It was also nice to see Karen speak of her father Mike Maida. I was very close to her and her son Carson and remain that way to this day. Mike was a jokester to say the least. Mike and Karen were the masters of surprise when Carson would come to visit from Georgia for summers. I would hear somebody blowing a car horn like a madman in front of my house, go outside and there would be Mike dropping Carson off to stay with me a couple of days to catch up and begin hunting mischief in the neighborhood!! Those are very fond memories that I will always hold dear.

Two of the other fathers mentioned in the story are guys that were always good to me growing up as well. Dr. Byers and Lyle Kirton both lived in the west end of town where I grew up. Dr. Byers’ children grew up with my sisters, but always treated me and my brother Jordan like little brothers. A lot of the memories I have growing up involved Barry Byers, who is still a dear friend of mine and somebody I really admire for his honesty and creativity.

Thanks to the Neotrib for keeping me posted on the current events in my hometown and for providing a great story on some of the great men of our community. It was a treat to read and it reminded me of my Daddy and some of the great times I had growing up. Thanks again.

Joe Mack Hugghins

Comment by Jane Byers-Angle, June 18, 2010, 7:53pm

Good job, Cindy, giving credit where it is due to the fathers. I enjoyed Karen’s memories of Mike because he was a jolly man. I was pretty little but I did not know he was a dancer. My Dad taught me to dance too before I could walk. He held me up on the bed and taught me “Put Your Little Foot”. As the story goes, I was able to do the steps. Dad taught me to Jitterbug too. No one Jitterbug’s as well as my Dad. I will never forget Dad’s drive to educate me academically. He went to school my sophomore year and checked out his own copy of my geometry book so he could tutor me. When I left for college, Dad would hand-write letters and send to me. I still have his letters he wrote.

I really appreciate Joe Mack’s letter about his Dad, Bob Mack. He was a great Dad and I had a lot of fun growing up and playing at their house. I think on the flowers I sent for his funeral, Mona wrote on the card for me, “To the best neighborhood Dad I have ever known.” And I meant it too. He was always into the kids, his kids, the neighborhood kids, the school friends. Every person in their family was so much fun and we went through hard times together sometimes and I am glad they were there in my neighborhood. I think we all carry a little Bob Mack with us. I remember your grandfather too, Vincent, and he was a man of honor and strength. Vincent was a family man too.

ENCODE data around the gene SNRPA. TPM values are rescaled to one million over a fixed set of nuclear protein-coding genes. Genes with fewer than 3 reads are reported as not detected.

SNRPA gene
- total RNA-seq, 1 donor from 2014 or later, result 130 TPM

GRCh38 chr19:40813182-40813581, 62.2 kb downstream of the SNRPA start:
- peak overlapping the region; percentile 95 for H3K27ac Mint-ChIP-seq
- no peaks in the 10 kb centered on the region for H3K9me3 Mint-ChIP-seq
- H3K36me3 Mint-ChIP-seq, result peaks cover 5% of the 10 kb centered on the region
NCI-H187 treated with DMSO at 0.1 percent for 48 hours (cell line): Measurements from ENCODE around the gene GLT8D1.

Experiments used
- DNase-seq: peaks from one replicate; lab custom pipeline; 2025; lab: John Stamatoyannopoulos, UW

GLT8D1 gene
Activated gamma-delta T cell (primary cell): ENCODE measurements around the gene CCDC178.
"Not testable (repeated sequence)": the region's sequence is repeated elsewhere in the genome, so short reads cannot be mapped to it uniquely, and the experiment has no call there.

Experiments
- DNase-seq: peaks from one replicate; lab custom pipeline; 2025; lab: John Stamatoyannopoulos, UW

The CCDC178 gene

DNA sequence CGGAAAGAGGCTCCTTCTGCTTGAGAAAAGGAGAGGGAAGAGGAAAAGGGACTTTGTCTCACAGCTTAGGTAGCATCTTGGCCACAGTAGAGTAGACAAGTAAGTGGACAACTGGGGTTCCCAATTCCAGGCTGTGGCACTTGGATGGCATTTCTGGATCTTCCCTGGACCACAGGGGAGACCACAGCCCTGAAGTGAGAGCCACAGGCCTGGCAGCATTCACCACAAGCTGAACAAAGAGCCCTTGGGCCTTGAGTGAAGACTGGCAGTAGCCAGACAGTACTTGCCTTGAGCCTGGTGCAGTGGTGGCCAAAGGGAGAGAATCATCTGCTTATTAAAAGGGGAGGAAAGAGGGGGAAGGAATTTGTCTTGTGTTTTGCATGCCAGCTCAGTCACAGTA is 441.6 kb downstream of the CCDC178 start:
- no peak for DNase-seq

When I reflect on growing up in Italy, I feel like a had a lot of fathers in a way. There are a lot of really good family oriented men in my hometown. I can think of many fathers that belonged to my classmates who did some really cool stuff like build this unbelievable racoon cage, and another who was so sweet and worked so hard at a gas station no longer in Italy; he loved his girls so much. One of my classmate’s Dad cooked sweet rolls for me nearly every morning at Edna’s cafe and I remember those moments. All the fathers who tried to teach me to catch the dreaded “fly ball” at baseball workouts – thanks for trying! And another father taught me to couples’ skate somewhere along the journey. The list goes on and on…Fathers in Italy have built a true loving legacy.

Jane Byers-Angle

Comment by Donna Cate, June 18, 2010, 8:43pm

My name is Donna Yarbrough Cate, and my daddy was Olen Yarbrough. Daddy was a young man when his dad passed away, so he quit school, got a job to support his sister, brothers, and mama. He decided to join the Marines, left and sent his money back home to his mother. After coming home, him and Mike Madia got to talking, and daddy was right in the same spot that Mike got wounded. They could tell you the exact same stories. MT Meharg told me stories about my dad that I never knew and Mike Hyles told me some too. If you new my daddy you knew he liked his beer. I was scared of my daddy because he was mean when drinking, but God woke him up. He had to have open heart surgery, and it changed him the last 25 years he had with us. He was the best ever, and loved his grandchildren, and us so. I thank God for my sweet daddy everyday, and know that if you let beer take over, your life will be filled with grief, and pain. I am so thankful for the change my daddy made. He got a chance to love us, and say I am sorry for the bad years I put you through. Daddy we love and miss you so, and Happy Fathers Day. Love Ya,

Donna Cate